Shelby County budgeting procedures require departments to provide “Service Level Measurements” or task/paperwork volumes, which allow comparison from year to year.  The OGSCC’s approved budget estimated the following services to be rendered in  FY2016:

Civil Divisions

  •  78,854  Civil Lawsuits – Leading Actions
  •  55,454   Complete Filings
  •    5,593    Emergency Mental Commitment Cases
  •  44,015   Non-Leading Civil Actions
  • 388,247 Non-Leading Processes
  •  39,991   Post-Judgment Procedures (i.e., Garnishments)

No combination of these numbers adds up to the “Cases” or “Events” quoted on the OGSCC web site. If staff cannot accurately report its volume of work to the public on its own website, it raises questions about accuracy elsewhere in the department where money is on the line.

Criminal Divisions

  • 133,963  Arraignments
  •   9,192    Drivers License Recovery Program
  •  49,208  Escrow Skip Sessions
  •  46,306 Misdemeanor Citations
  •  54,436 Traffic Tickets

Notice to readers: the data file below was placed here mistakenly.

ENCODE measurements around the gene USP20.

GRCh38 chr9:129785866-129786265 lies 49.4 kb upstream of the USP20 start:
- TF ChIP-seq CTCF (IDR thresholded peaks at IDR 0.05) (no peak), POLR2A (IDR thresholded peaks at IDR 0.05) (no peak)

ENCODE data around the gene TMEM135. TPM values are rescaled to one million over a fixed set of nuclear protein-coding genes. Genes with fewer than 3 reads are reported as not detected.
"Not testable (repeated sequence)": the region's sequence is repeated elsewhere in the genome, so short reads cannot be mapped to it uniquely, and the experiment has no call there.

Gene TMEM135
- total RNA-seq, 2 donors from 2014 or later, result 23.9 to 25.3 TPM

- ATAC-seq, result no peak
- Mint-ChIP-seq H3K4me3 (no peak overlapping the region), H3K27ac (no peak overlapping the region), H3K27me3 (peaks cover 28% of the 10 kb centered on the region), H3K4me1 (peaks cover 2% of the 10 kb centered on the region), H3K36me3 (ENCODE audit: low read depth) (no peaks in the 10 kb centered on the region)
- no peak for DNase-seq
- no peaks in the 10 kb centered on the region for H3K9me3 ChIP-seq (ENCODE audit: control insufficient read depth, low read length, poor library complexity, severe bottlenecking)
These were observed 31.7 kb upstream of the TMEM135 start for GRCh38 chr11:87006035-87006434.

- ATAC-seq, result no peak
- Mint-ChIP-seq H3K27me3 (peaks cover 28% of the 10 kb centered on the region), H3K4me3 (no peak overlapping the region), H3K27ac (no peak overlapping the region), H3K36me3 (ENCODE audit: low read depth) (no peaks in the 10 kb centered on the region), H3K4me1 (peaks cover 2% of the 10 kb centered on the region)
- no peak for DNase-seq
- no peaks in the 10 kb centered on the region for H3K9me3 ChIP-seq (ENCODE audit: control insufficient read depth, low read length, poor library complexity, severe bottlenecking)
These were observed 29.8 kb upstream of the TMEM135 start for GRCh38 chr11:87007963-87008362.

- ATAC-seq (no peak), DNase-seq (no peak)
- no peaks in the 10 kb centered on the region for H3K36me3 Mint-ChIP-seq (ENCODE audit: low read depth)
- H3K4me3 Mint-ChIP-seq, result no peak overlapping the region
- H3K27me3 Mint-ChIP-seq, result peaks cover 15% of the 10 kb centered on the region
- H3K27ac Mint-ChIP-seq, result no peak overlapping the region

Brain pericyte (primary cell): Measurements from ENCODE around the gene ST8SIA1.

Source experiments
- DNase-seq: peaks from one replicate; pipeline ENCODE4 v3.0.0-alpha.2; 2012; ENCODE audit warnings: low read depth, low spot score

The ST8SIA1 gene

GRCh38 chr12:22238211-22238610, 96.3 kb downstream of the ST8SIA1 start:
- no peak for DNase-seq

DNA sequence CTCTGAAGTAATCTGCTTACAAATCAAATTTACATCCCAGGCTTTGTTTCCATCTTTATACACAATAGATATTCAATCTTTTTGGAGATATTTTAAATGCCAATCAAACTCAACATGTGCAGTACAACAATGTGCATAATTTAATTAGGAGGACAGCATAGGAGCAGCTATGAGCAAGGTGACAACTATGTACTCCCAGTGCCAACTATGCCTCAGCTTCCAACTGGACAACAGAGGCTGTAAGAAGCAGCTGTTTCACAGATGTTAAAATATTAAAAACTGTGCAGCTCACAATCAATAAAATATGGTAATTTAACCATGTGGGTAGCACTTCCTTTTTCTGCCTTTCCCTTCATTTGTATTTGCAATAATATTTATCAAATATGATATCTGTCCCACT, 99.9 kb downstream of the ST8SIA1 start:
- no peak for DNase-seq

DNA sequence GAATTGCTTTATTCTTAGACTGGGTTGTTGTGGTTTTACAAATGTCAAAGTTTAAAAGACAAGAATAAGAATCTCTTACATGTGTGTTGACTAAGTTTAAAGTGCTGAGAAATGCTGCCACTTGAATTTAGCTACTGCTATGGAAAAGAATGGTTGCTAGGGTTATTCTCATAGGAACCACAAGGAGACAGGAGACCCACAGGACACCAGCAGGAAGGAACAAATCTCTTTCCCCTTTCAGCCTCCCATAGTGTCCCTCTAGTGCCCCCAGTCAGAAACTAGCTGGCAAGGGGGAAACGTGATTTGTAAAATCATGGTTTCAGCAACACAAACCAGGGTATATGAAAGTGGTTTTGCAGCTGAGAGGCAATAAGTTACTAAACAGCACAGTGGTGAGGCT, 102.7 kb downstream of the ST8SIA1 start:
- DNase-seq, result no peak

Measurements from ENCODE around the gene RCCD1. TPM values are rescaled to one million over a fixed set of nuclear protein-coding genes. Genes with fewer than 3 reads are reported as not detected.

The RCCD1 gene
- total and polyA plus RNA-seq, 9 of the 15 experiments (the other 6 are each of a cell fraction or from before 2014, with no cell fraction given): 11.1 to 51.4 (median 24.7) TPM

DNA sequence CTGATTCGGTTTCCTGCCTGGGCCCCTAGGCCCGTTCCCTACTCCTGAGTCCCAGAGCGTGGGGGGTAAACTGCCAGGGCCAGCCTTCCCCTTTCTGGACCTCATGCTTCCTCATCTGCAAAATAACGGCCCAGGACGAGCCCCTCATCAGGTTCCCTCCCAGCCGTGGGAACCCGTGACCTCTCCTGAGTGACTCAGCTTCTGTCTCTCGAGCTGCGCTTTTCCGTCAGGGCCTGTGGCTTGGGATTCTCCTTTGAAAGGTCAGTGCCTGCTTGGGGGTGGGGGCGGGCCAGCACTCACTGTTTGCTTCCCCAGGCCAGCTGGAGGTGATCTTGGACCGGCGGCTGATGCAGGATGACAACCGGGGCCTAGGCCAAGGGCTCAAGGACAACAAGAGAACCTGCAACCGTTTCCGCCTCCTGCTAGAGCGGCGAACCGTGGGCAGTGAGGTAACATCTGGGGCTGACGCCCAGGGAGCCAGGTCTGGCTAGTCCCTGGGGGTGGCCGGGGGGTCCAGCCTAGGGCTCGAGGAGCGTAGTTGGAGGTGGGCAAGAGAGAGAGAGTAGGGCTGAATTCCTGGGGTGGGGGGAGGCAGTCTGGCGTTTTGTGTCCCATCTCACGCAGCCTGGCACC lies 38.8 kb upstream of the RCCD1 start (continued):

Again, it is impossible to reconcile these numbers with what appears on the criminal division web page. Back in River City has requested clarification.

In some cases, data provided to Back in River City by the CAO of OGSCC did not match what was reported in CAFRs or published in Shelby County Approved Budget documents. We are continuing to work with the CAO to determine the reason for the discrepancies and ascertain the correct statistics.  As an example, the OGSCC has a reported FTE (full-time equivalent employees) complement of 149 employees in its existing (FY 2017) approved budget. Back in River City was told that there are currently 160 employees. We have asked for clarification.